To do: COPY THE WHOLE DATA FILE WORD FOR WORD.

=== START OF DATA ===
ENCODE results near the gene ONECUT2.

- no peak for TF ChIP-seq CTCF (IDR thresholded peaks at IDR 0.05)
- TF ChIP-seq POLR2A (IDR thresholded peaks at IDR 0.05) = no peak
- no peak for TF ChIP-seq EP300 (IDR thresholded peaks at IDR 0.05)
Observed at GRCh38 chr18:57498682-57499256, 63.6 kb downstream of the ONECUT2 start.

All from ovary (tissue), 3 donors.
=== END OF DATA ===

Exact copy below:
ENCODE results near the gene ONECUT2.

- no peak for TF ChIP-seq CTCF (IDR thresholded peaks at IDR 0.05)
- TF ChIP-seq POLR2A (IDR thresholded peaks at IDR 0.05) = no peak
- no peak for TF ChIP-seq EP300 (IDR thresholded peaks at IDR 0.05)
Observed at GRCh38 chr18:57498682-57499256, 63.6 kb downstream of the ONECUT2 start.

All from ovary (tissue), 3 donors.